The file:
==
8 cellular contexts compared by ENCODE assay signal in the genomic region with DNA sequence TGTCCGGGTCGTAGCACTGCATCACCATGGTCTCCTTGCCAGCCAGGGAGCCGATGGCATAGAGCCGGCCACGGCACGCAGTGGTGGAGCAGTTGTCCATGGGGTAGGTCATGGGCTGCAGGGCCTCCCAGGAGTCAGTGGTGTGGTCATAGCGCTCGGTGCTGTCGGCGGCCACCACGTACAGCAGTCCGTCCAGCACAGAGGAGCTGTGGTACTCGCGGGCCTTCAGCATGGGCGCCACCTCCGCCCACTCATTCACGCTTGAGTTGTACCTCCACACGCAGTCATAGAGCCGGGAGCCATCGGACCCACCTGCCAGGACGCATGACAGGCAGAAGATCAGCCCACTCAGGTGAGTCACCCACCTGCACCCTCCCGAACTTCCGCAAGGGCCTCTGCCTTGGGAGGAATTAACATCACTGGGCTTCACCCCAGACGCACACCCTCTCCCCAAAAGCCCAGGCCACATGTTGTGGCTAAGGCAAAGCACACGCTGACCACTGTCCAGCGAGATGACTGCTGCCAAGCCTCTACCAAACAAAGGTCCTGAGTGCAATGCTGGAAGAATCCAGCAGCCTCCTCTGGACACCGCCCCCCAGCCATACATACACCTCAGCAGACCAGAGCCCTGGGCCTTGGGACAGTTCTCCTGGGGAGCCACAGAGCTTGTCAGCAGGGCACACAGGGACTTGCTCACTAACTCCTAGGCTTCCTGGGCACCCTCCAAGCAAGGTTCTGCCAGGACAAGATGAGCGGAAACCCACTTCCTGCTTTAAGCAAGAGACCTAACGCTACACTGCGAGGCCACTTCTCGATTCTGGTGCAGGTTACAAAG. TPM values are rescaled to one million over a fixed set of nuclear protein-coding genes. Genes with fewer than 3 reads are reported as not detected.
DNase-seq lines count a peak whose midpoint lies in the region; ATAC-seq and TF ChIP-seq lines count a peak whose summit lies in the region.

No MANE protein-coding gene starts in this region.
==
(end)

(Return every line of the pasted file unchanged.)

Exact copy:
8 cellular contexts compared by ENCODE assay signal in the genomic region with DNA sequence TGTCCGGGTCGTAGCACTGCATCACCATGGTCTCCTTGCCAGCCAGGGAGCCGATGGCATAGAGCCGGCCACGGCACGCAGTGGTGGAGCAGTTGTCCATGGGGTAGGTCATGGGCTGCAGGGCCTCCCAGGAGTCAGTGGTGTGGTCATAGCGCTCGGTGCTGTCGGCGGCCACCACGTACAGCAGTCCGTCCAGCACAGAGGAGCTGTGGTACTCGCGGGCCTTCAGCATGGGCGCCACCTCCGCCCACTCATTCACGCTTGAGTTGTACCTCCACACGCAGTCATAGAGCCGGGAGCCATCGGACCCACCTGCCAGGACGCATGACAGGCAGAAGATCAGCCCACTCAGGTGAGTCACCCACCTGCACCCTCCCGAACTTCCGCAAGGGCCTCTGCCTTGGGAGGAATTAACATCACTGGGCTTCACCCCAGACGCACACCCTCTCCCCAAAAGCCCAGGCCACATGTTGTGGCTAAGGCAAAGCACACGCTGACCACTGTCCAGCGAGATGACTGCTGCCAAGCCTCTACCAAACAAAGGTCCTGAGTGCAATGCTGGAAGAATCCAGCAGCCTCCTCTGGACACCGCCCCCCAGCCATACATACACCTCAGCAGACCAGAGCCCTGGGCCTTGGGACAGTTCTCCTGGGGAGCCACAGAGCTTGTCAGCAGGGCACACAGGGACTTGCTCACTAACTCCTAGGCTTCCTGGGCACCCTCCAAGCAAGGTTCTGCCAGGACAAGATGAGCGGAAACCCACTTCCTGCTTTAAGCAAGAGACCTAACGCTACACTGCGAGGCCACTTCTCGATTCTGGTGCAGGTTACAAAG. TPM values are rescaled to one million over a fixed set of nuclear protein-coding genes. Genes with fewer than 3 reads are reported as not detected.
DNase-seq lines count a peak whose midpoint lies in the region; ATAC-seq and TF ChIP-seq lines count a peak whose summit lies in the region.

No MANE protein-coding gene starts in this region.